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Black Panther: Wakanda Forever's Lupita Nyong'o Details What A Leader Chadwick Boseman Really Was

The 2018 Marvel film "Black Panther," directed by Ryan Coogler (who co-wrote the screenplay with Joe Robert Cole), became an instant hit, with both critics and fans raving about it. The late Chadwick Boseman (who died of colon cancer in 2020) stars as T'Challa, who becomes King of Wakanda after his father's death, but soon finds himself facing off against Killmonger (Michael B. Jordan), who disagrees with how the nation is ruled. Lupita Nyong'o co-stars as Nakia, an undercover spy for Wakanda who fights for enslaved women and is the love interest to T'Challa.

Four years later, the sequel, "Black Panther: Wakanda Forever" (which Coogler returned to direct and co-write, teaming up with Cole for the screenplay), is nearing its release date of November 11, 2022. It's certainly a bittersweet moment for the cast and fans alike, as it's difficult not to think of Boseman's tragic death as the sequel he didn't get to be a part of makes its way to theaters. Naturally, Boseman has come up in interviews with the cast, with Nyong'o being the most recent former co-star of the late actor to talk about Boseman's legacy.

Nyong'o praised Boseman's ability to lead

In an October 2022 interview with The Hollywood Reporter, Lupita Nyong'o discussed all things "Black Panther: Wakanda Forever" — including the loss of Chadwick Boseman. Nyong'o had nothing but praise for the late actor, including his ability to act as a leader to the cast and crew while filming. Nyong'o began, "He had an aura. He was the leader, and we were all good with it." One thing about his leadership skills that she respected about him, even if it irked her at times, was his ability to set boundaries for himself — no matter how much she pushed him.

Nyong'o said, "There were moments when Chadwick said no to me, and I was not happy with him. I fought tooth and nail to change his mind, and he would ever so quietly be like, 'I know, but no,' with love." She gave an example of when she wanted Boseman to travel with her to South Africa to promote the film, stating that she thought it would be meaningful for Boseman, an African American playing an African king. Still, Boseman refused to agree to go and, instead, sent her with a message to relay from him. Now she understands it was likely medical reasons that stopped him from going, as Boseman kept his illness a secret from the cast.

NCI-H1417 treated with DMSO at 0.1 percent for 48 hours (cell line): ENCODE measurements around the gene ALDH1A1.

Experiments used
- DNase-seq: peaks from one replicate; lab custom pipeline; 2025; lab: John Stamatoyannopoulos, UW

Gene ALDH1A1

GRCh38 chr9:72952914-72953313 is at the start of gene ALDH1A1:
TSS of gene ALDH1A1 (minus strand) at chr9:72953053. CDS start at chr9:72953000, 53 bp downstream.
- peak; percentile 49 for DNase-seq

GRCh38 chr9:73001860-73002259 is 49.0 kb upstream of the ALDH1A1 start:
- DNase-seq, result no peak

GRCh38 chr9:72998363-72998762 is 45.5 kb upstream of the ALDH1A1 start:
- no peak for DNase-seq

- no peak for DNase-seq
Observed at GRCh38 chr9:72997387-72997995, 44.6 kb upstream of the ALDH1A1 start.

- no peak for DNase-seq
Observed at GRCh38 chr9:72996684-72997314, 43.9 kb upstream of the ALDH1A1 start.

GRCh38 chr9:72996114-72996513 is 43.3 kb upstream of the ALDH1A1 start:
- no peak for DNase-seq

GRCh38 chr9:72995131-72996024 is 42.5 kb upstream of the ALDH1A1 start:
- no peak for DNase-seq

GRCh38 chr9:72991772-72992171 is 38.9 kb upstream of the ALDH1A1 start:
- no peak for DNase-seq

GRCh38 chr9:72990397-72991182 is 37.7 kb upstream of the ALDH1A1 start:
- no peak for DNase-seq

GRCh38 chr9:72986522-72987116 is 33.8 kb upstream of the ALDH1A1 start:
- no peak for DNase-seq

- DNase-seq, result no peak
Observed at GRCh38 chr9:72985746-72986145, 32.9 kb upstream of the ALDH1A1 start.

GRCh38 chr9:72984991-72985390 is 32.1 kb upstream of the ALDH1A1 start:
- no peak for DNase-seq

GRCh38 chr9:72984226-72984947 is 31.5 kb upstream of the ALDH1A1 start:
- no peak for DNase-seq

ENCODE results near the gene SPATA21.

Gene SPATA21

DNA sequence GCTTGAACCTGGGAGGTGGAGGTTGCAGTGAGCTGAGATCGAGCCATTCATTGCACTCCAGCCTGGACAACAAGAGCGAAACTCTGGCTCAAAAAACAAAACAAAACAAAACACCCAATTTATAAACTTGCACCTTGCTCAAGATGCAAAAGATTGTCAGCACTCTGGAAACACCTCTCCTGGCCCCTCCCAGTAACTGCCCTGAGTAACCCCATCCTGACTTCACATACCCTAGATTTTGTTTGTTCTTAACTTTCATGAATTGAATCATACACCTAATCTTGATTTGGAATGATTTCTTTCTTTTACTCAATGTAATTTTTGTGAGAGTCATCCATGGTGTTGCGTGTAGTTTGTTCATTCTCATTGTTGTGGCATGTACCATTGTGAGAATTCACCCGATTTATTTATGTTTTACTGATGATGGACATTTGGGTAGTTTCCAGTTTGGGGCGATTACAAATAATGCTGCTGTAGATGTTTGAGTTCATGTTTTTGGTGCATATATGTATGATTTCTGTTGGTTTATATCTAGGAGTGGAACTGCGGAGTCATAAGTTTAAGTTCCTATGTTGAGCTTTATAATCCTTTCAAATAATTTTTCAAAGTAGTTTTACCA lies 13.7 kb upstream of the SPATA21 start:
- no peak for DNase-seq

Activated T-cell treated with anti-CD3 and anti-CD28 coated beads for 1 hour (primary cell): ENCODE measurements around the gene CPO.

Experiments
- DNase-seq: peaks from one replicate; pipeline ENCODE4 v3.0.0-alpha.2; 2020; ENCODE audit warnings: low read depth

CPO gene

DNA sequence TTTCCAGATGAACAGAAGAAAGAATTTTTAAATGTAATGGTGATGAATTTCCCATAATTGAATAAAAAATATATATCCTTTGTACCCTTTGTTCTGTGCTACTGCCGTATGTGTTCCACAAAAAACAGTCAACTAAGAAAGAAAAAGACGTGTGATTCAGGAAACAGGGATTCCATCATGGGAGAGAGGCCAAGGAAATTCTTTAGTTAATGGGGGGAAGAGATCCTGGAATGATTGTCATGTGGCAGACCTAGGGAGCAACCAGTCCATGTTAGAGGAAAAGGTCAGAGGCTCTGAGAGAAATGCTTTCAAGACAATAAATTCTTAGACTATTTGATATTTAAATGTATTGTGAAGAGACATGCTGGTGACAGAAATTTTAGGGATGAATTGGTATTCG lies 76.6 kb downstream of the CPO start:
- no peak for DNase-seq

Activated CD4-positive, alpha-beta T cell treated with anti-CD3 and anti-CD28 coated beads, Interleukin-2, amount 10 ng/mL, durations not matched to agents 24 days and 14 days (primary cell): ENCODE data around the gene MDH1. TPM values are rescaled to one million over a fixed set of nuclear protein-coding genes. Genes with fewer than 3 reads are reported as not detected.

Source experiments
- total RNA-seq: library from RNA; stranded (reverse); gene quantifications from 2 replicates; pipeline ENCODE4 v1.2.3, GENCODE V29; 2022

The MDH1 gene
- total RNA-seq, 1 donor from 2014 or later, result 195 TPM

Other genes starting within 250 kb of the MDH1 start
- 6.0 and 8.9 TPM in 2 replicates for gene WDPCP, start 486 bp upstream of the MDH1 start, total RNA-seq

Even though his boundaries caused them to disagree, Nyong'o respected — and still respects — Boseman. Nyong'o continued, "He affected how I move in the world," Nyong'o says. "But that's the thing about Chadwick. Chadwick wasn't trying to have everyone be like him. What he inspired was you to be your best self."

Coogler has also praised Boseman's leadership

In his interview with The Hollywood Reporter in March 2021, director Ryan Coogler discussed what it was like to lose Chadwick Boseman, his friend, as much as a collaborator, and have to move on with "Black Panther" without him. He admitted that the sequel was difficult, but he knows that Boseman would have wanted them to keep going with the story.

Coogler then praised Boseman's presence on set, saying, "On that set, he was all about everybody else. Even though he was going through what he was going through, he was checking in on them, making sure they were good. If we cut his coverage, he would stick around and read lines off camera [to help other actors with their performances]."

Because of Boseman's ideology — that the film was about everyone involved, not just him, even though he was the star —, Coogler is certain that Boseman wouldn't want anything to stop on his account. Coogler concluded, "So it would be [hard] for me to stop [making the films]. Truthfully. I'd feel him yelling at me, like, 'What are you doing?' So you keep going."